Tom Hansen is a loser. There’s no other description that fits him. In matters of love, Tom is a mega loser. He falls for a girl that doesn’t actually believe in relationships, which dooms them from the start. But Tom is so blinded by love that he can’t admit that his ‘thing’ with Summer Finn is totally dysfunctional, doomed and a disaster. Summer is like his own personal crack, great while things are buzzing but the crash is hard. Nuclear bomb hard.
We flip back in forth through the days, taking them in by themes rather than just going straight through day 1 to day 500. We have the meet, the first day, the sex, the fun hanging out moments, the breakup, the remeet, the big hard break. The angst driven realization that life isn’t a greeting card (which leads to a huge emotional purge and Tom quitting). Mixed in is some humor, a lot of awkward moments, a few odd montages about true love, some great music and a omniscient voiceover that is rather odd and perhaps unneeded but at least isn’t every scene. And yes a montage of Tom’s journey to become the architect he always meant to be. A journey which actually leads to one last meet with Summer. The last day of Summer and the awkward reversal of Summer finding true love and Tom not sure he believes anymore. And then the 500th day with Tom, questioning his new ‘there’s no such thing as fate’ outlook, taking a chance on asking a new girl out (named Autumn, yuk yuk)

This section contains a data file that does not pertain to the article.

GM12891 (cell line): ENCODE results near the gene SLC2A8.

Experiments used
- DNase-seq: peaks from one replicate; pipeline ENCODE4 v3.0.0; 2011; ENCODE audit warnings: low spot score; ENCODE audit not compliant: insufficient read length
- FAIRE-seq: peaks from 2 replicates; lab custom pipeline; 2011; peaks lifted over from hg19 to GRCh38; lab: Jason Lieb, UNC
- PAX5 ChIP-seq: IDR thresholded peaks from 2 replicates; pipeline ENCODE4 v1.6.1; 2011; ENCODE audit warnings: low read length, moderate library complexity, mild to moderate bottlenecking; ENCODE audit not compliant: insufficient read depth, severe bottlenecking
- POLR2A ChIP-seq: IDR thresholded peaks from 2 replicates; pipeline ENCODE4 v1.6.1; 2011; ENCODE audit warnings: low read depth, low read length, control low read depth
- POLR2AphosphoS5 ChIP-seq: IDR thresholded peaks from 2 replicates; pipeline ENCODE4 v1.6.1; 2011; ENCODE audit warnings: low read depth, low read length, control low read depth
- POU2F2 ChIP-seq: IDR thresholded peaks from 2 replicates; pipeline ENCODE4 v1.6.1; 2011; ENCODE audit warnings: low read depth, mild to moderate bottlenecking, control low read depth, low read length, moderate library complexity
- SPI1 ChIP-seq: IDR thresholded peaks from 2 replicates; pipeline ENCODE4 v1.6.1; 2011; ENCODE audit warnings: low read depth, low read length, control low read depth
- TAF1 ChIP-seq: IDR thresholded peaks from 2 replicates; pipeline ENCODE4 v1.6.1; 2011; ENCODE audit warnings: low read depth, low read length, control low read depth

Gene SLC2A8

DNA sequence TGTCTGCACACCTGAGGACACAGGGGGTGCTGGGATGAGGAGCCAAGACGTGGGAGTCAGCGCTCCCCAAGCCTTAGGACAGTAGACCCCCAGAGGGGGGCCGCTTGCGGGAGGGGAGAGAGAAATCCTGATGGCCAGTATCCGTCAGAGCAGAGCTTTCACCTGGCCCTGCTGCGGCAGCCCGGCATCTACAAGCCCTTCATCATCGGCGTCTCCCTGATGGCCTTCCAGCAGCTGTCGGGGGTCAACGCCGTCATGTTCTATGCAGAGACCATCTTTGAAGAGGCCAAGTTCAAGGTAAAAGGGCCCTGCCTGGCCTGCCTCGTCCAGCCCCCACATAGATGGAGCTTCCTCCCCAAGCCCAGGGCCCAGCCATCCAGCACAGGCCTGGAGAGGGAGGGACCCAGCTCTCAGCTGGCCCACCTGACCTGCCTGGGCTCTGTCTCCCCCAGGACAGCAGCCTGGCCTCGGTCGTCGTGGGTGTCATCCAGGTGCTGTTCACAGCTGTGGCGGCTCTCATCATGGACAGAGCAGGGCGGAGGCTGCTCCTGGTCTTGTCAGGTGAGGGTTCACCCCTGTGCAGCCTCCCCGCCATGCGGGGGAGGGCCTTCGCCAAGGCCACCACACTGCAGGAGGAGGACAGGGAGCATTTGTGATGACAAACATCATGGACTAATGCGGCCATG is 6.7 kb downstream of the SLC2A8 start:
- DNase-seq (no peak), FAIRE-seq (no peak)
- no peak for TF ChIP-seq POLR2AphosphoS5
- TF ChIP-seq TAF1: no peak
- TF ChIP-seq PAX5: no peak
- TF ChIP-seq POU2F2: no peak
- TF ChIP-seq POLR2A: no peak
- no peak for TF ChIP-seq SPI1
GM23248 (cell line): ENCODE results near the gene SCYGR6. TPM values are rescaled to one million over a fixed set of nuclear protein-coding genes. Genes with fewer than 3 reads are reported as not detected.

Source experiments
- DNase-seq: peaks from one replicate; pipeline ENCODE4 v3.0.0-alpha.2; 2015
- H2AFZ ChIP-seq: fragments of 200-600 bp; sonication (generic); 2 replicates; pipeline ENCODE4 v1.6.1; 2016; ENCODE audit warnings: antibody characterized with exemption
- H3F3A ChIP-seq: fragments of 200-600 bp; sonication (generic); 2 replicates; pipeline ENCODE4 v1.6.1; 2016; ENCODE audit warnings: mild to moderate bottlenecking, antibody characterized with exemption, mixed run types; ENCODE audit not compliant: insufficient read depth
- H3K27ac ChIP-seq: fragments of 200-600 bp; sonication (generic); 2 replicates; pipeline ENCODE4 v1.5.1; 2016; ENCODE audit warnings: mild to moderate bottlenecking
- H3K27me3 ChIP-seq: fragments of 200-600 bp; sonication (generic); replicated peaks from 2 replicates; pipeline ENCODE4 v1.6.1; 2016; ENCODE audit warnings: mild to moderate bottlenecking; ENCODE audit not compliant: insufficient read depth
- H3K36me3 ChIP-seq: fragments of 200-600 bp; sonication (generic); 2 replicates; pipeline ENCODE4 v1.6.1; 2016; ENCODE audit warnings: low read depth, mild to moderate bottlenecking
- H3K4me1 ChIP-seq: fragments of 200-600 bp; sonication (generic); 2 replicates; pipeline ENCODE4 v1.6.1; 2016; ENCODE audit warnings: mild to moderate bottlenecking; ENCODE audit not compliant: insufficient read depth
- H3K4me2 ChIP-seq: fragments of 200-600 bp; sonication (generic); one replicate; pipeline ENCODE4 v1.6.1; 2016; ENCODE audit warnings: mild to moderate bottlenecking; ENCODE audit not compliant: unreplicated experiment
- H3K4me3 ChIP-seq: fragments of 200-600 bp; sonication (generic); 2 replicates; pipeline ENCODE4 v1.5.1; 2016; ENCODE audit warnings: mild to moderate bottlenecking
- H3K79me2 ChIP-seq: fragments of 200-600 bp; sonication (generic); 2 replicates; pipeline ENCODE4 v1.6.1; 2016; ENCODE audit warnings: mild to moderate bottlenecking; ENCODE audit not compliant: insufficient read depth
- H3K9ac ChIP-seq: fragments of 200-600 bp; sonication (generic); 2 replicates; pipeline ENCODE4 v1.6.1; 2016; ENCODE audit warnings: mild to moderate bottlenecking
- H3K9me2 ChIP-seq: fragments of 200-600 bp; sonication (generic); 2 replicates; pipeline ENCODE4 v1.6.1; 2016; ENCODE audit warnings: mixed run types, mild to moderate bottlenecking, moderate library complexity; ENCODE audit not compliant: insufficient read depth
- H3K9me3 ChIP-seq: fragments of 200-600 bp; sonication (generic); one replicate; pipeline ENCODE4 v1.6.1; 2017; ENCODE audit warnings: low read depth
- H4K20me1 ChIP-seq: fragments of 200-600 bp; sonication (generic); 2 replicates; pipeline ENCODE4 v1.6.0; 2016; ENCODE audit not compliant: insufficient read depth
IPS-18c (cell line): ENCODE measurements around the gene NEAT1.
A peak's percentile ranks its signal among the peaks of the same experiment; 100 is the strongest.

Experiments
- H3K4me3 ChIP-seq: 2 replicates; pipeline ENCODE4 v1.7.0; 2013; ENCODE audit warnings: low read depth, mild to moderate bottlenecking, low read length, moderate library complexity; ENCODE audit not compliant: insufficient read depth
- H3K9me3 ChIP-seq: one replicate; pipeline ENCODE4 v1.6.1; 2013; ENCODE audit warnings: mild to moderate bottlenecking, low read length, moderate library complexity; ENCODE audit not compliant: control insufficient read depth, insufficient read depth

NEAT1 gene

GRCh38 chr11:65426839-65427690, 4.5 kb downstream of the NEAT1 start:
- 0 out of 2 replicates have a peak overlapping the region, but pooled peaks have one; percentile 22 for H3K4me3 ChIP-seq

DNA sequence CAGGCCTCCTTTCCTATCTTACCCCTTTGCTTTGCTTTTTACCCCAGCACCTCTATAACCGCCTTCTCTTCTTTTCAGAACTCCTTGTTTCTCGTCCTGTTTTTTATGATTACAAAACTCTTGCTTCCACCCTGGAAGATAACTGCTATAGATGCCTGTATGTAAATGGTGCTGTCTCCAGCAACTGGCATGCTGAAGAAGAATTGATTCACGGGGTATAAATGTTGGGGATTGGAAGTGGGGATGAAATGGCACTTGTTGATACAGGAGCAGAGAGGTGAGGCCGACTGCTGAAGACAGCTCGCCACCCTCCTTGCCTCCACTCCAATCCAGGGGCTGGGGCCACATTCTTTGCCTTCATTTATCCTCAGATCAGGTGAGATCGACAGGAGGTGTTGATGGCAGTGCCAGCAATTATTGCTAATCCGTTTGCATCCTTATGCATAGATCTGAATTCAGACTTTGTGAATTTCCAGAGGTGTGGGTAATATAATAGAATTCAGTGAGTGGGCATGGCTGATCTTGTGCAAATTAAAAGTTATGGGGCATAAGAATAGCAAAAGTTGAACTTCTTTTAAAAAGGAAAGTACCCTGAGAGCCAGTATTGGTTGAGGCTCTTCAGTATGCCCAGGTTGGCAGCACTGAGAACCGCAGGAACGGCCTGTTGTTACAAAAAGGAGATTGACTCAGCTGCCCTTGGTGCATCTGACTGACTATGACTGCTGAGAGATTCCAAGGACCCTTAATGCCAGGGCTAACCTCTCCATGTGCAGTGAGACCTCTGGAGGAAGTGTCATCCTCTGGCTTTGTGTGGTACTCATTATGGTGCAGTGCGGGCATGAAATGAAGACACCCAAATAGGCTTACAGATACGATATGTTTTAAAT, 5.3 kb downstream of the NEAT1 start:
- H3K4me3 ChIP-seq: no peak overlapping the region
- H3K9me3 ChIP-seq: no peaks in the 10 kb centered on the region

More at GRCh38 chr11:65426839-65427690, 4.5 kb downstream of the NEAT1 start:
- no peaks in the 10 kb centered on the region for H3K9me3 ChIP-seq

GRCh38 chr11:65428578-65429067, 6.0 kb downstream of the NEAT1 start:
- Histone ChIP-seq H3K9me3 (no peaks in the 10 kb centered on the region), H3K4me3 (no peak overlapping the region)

The movie itself is a disjointed and yet oddly satisfying journey through the ups and downs of the 500 days of Tom and Summer. Perhaps it is because most of us have experienced a similar journey. The blush of love, the confusion, the ups and downs. Perhaps despite being a total loser, Joseph infuses Tom with so much pathos that you can’t really diss on him for being pathetic. The supporting cast adds just the right amount of push, from the boss that puts clearly depressed Tom in the Sympathy card department to the kid sister who is the voice of reason, encouraging Tom to take a second look without the rosy eyes of true love. Like the voiceover, they are not overused (although perhaps underused a little).
On the directing front, Webb generally keeps things simple with lots of closeups and midshots to really focus on the action and reactions. He does toss in some bits of fun, like a quirky dance in the park scene when Tom realizes his totally in love with Summer. And a great shot of all the color in the world bleeding out and leaving behind only the empty shell of a line drawing as Tom falls out of love. Again, not overdone but adding just the right bit of fun.
Although it didn’t totally move my world and I’m not screaming Oscar noms, 500 Days was a fun little tale. A Solid 4 stars.